Suzanne F. Peregoy and Owen F. Boyle (2005) state that an individual’s “vocabulary represents one of the most important determinants of […] success in reading, writing, and conversing in and out of school” (p. 201).  English language learners’ academic and oral communication success will depend on how much vocabulary they know. This group of students will continue to learn vocabulary throughout their school years, which will help them with their English development. However, there are some strategies that English second language teachers can teach their students as they are in the process of developing their L2.
Suzana F. Peregoy and Own F. Boyle (2005) emphasize the importance for ELLs to know specific strategies in text structure, prereading, during reading and post reading; these are all important to evaluate reading comprehension. Students, who familiarize themselves with text structure helps them to store, retrieve and summarize the information that was read. In the prereading phase it’s important to learn to develop vocabulary before starting to read.  In Chapter 6, Boyle and Peregoy explain that learning vocabulary before, during and after reading is important because “unknown words place a particular burden on English learners’ reading comprehension” (p.201).  In the during reading phase students need to read headings, subheadings and set a purpose for reading to help them with their reading comprehension. Taking time to read such specific information in text books, can increase reading comprehension.  
Some language minority students have studied English formally in their home country as well as their native language. These students have skills that can be transferred to help them acquire their L2.  Literacy skills that can transfer all depend on the type of native writing system they use. For example, the Spanish language uses the Roman alphabet, just like the English language, this makes it easier for English language learners (ELLs) to transfer literacy skills to help them acquire English. Some specific skill examples that can be transferred are: decoding in Spanish can transfer to English decoding, the consonants produce similar sounds in both languages and friendly cognates (i.e., telephone in English and telĂ©fono in Spanish), (Peregoy &Boyle, 2005).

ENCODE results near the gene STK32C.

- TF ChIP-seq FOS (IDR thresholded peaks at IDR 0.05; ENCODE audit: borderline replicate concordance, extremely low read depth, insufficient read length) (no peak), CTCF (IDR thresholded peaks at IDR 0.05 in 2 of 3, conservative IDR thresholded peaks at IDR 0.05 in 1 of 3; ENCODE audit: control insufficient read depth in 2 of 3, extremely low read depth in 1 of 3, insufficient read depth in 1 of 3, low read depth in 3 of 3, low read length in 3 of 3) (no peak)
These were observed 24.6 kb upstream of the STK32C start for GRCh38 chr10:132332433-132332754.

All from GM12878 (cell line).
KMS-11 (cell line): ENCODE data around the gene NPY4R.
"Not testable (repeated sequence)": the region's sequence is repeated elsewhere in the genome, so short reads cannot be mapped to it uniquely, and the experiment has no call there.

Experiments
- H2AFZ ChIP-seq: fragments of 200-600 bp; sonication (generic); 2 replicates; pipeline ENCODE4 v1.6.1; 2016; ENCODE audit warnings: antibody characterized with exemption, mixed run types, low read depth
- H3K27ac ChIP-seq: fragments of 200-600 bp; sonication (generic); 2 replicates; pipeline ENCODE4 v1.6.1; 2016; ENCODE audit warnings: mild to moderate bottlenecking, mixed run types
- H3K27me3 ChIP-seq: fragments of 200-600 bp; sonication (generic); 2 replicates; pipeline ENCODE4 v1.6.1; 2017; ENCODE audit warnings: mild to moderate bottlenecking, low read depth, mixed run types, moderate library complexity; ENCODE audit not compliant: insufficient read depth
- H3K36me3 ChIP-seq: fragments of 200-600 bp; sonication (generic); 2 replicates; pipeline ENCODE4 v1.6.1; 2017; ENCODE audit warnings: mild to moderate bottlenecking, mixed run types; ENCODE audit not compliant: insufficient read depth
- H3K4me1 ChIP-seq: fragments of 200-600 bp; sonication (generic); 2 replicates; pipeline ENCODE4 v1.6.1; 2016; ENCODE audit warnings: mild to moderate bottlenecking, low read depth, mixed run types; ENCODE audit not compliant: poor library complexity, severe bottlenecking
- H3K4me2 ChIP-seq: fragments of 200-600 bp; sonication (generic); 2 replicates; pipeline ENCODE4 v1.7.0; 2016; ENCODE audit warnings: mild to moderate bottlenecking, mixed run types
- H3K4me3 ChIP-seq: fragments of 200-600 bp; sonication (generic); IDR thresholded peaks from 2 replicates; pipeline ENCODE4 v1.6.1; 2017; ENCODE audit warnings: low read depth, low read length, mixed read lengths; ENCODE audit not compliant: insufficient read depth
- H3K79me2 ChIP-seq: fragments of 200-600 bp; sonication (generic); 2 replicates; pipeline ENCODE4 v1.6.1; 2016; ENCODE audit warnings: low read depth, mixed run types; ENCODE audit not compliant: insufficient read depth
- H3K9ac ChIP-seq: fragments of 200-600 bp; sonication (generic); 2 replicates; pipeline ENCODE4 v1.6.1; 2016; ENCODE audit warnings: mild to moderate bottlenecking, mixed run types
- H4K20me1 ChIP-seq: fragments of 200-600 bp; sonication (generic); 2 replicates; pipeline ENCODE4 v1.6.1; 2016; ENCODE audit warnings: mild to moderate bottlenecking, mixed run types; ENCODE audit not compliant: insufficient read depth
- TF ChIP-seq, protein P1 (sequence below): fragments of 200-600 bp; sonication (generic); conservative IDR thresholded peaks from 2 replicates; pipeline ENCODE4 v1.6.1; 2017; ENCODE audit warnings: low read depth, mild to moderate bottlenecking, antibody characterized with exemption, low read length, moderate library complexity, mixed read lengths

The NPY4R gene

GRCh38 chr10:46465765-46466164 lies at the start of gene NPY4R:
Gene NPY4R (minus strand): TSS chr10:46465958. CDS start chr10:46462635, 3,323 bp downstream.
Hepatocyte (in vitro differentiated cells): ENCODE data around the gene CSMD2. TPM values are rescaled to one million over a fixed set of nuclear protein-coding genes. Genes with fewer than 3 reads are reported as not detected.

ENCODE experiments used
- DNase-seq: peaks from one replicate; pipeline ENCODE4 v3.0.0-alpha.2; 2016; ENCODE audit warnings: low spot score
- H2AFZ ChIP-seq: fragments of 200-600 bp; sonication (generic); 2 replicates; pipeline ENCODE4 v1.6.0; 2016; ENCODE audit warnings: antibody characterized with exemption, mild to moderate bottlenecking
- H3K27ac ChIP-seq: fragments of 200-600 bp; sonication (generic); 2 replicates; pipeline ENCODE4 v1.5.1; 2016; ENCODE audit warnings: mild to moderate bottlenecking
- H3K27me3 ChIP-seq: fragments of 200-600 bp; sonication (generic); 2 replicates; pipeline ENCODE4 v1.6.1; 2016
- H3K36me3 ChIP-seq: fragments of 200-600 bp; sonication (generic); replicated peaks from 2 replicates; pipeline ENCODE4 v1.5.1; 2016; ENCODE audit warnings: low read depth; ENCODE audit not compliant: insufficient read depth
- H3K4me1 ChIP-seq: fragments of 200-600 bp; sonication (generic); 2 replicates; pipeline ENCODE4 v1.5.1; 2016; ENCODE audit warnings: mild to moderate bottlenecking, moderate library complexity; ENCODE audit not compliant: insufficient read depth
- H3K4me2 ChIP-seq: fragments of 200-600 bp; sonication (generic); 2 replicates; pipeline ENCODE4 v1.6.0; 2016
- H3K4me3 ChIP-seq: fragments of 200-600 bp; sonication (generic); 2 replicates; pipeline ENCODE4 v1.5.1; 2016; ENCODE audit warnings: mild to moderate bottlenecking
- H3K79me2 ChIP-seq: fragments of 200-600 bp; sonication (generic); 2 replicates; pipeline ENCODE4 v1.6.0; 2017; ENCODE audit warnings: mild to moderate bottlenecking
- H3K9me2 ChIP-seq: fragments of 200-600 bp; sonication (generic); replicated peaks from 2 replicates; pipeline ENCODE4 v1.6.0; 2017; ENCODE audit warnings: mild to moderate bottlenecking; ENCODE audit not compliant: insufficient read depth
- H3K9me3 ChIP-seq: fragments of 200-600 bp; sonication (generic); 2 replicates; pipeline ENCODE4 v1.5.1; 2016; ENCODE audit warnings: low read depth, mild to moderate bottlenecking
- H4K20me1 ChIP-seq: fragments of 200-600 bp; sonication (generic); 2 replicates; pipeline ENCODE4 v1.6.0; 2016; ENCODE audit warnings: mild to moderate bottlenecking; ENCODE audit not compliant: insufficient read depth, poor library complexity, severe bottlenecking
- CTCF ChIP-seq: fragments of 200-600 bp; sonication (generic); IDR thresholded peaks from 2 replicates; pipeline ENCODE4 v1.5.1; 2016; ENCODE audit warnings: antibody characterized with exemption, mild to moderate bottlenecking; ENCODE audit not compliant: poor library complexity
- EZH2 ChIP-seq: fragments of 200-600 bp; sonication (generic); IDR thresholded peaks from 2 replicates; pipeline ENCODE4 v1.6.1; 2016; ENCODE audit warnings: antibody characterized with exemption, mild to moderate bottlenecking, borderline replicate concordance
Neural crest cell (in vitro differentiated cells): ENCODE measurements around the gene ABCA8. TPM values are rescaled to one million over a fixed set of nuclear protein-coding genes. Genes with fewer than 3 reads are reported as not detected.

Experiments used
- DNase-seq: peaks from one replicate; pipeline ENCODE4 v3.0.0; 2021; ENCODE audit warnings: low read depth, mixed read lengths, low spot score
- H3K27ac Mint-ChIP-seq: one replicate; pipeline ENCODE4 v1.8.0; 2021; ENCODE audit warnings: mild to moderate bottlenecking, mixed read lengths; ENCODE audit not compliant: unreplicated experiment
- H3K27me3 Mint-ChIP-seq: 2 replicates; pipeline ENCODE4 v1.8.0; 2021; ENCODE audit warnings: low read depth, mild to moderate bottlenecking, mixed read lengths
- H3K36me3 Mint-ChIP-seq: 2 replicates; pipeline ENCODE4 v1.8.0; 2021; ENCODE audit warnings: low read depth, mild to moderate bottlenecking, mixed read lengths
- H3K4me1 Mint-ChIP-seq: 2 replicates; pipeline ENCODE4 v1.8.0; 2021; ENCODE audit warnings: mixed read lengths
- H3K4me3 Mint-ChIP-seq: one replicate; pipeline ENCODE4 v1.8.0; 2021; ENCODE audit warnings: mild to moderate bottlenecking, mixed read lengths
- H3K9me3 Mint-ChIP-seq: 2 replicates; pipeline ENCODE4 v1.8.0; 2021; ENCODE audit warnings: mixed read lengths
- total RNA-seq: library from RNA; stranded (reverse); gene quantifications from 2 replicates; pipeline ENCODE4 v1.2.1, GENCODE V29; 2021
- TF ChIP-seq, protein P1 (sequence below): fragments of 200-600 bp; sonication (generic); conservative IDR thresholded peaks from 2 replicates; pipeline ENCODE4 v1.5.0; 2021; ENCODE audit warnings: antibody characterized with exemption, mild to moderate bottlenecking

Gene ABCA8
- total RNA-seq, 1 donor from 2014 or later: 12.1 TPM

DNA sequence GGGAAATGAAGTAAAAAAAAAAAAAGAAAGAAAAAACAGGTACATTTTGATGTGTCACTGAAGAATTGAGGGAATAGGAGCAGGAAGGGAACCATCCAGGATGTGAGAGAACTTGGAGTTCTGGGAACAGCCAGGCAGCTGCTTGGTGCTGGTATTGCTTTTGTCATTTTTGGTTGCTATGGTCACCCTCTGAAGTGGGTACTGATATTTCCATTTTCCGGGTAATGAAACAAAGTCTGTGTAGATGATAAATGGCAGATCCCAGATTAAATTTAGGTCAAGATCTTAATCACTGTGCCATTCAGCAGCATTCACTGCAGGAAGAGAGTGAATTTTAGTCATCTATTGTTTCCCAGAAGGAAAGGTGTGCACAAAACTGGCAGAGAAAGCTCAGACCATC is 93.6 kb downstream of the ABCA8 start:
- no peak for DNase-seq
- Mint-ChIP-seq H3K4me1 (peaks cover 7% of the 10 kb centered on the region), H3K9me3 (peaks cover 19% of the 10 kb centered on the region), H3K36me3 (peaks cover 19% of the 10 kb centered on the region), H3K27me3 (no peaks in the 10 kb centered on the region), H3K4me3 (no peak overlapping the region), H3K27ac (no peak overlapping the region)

The information of these two authors is very valuable to know. Empowering English Second Language (ESL) teachers with knowledge on how to work with their diverse language learners will help them be prepared to better assist this group of students. They can teach them to utilize their primary language skills to acquire their second language. ELLs can learn writing and reading strategies at an earlier stage in their second language development. This will help them with their academic and communication skills.

Peregoy, S. F., & Boyle, O. F. (2008). Reading, writing, and learning in ESL (5th ed.). Boston, MA: Pearson. (Original work published 2005)

Friday, February 11, 2011

Understanding Language Minority Learners

Third Academic Post